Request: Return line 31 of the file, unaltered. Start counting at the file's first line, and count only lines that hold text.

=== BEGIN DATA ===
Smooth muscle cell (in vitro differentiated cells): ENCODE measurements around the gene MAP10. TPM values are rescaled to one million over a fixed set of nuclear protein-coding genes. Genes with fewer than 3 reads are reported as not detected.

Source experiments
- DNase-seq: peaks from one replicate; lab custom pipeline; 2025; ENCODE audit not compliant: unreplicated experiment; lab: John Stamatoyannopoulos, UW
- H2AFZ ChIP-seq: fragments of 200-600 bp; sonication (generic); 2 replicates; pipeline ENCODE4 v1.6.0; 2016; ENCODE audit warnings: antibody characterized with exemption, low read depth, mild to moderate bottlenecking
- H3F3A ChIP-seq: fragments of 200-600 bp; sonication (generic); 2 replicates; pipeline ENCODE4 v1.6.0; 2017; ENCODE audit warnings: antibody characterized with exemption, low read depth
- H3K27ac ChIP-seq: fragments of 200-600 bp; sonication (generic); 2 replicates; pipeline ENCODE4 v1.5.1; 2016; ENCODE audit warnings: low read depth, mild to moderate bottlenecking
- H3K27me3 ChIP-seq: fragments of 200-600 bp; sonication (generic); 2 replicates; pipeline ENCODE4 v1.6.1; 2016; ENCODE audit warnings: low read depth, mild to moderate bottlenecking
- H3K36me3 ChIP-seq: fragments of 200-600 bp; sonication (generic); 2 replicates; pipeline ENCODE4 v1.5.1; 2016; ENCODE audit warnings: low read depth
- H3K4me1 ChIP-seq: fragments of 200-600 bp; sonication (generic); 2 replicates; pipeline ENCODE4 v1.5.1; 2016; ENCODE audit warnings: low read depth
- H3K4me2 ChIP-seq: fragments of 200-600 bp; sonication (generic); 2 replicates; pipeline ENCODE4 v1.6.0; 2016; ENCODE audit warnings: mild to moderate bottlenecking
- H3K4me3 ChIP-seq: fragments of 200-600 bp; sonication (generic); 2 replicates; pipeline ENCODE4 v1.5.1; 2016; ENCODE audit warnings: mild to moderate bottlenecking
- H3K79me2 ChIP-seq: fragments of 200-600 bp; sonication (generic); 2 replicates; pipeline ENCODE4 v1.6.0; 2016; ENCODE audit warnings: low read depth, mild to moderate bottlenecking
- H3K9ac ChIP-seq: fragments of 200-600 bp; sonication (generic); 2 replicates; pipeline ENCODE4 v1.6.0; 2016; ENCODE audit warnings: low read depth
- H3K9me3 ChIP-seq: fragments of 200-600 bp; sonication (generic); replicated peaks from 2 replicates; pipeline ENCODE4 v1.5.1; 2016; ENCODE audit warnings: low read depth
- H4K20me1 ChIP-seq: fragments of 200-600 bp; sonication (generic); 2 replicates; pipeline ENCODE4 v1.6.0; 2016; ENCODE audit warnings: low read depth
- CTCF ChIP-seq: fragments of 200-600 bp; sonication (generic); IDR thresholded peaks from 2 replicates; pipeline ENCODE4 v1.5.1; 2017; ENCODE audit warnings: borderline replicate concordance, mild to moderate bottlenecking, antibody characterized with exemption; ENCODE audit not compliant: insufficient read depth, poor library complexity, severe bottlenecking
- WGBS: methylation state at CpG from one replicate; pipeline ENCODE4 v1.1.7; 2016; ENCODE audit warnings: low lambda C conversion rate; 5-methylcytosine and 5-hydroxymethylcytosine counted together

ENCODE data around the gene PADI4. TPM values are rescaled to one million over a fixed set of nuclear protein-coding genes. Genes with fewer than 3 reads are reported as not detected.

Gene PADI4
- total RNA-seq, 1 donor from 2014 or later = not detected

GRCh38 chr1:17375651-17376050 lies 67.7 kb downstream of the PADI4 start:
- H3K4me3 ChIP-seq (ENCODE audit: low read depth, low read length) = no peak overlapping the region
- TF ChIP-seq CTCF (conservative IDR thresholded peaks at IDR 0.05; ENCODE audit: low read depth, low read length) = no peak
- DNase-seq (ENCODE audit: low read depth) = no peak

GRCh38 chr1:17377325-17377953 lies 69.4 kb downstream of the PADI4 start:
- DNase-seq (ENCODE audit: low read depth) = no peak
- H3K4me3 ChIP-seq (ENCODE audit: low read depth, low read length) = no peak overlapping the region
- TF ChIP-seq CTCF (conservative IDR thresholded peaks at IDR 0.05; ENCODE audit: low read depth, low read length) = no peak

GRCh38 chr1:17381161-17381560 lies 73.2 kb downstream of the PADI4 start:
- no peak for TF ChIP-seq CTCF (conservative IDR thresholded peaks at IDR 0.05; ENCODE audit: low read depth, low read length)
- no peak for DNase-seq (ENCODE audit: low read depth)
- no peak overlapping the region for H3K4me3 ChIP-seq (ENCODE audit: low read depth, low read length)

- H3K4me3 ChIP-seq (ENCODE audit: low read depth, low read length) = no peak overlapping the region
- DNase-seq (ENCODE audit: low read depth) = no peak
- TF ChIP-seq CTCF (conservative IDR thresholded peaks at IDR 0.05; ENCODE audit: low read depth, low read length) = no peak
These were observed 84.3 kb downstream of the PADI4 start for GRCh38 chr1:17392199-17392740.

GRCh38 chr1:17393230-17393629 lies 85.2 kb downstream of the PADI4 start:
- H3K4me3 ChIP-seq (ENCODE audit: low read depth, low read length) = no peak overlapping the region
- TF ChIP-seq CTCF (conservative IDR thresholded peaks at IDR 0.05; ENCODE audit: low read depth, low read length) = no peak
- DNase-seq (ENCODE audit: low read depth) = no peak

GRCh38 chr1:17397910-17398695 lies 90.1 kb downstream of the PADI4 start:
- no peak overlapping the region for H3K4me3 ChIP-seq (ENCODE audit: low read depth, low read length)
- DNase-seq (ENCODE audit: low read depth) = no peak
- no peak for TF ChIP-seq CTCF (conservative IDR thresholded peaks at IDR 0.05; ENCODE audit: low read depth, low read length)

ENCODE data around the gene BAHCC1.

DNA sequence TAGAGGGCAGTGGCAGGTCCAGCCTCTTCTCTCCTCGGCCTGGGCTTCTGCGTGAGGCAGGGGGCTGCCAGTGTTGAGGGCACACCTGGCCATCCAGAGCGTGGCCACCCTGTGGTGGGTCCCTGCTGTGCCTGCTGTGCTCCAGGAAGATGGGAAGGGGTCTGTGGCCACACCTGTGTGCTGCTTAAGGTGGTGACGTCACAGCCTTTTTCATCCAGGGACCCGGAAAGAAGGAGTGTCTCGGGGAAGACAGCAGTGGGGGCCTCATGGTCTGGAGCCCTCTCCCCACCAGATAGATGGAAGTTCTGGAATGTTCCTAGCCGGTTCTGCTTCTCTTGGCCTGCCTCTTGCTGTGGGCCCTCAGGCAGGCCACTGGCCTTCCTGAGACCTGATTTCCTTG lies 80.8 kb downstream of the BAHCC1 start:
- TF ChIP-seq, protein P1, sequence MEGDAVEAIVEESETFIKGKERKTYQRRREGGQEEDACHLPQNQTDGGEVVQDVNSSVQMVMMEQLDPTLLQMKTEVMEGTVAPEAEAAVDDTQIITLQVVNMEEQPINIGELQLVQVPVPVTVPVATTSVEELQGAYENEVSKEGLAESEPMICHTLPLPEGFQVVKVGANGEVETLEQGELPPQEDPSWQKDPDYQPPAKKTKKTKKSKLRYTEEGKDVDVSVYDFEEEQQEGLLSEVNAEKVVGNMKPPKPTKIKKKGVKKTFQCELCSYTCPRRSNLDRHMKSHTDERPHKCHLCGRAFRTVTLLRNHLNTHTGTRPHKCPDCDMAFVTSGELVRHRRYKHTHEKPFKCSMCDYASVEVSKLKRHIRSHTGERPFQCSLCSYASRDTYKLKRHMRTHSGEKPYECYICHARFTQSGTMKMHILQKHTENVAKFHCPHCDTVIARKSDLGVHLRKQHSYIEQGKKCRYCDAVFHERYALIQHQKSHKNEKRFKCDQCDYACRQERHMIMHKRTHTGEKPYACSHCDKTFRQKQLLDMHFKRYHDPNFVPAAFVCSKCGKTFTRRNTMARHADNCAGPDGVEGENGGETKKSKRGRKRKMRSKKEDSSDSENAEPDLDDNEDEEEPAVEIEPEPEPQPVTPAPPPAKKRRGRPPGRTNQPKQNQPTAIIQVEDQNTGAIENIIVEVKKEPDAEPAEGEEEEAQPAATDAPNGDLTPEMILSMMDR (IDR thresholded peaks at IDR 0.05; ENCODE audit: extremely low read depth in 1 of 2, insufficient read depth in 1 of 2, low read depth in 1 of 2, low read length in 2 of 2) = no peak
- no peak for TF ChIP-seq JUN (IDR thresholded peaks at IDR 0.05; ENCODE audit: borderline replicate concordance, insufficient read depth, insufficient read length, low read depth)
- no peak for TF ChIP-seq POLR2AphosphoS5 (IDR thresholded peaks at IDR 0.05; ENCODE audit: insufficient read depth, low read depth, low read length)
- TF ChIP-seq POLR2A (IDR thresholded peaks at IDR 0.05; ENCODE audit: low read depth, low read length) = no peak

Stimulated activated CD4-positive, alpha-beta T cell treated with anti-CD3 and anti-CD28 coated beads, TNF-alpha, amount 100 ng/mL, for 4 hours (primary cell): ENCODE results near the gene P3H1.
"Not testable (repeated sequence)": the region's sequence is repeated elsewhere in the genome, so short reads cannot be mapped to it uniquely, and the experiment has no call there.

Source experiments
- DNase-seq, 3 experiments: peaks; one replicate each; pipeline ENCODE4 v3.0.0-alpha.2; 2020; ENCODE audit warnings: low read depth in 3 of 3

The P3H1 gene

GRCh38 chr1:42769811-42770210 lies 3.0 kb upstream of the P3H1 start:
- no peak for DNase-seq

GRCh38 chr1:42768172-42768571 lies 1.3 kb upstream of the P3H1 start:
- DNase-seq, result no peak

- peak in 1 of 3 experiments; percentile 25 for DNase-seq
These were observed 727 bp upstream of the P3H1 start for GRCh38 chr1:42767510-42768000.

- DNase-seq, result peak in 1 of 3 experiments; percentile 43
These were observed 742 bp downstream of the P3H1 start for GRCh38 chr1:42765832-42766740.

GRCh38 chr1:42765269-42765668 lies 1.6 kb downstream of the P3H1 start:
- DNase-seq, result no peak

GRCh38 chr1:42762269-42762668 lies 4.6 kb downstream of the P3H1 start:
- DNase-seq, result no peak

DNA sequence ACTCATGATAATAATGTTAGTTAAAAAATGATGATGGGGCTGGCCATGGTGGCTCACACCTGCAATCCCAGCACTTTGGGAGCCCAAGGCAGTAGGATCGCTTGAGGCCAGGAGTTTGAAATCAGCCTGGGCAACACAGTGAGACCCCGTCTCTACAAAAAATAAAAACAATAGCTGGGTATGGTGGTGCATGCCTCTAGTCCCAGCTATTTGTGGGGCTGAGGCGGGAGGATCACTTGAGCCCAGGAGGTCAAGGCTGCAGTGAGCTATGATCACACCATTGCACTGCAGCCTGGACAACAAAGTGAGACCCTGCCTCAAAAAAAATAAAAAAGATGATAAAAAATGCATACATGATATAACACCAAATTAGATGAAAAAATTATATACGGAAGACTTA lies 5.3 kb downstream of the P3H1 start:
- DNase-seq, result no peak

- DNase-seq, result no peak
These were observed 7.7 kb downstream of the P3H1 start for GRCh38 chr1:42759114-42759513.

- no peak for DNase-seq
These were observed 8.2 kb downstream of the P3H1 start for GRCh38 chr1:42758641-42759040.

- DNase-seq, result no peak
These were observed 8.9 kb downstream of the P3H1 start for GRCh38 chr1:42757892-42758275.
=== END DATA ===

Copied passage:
- no peak for DNase-seq (ENCODE audit: low read depth)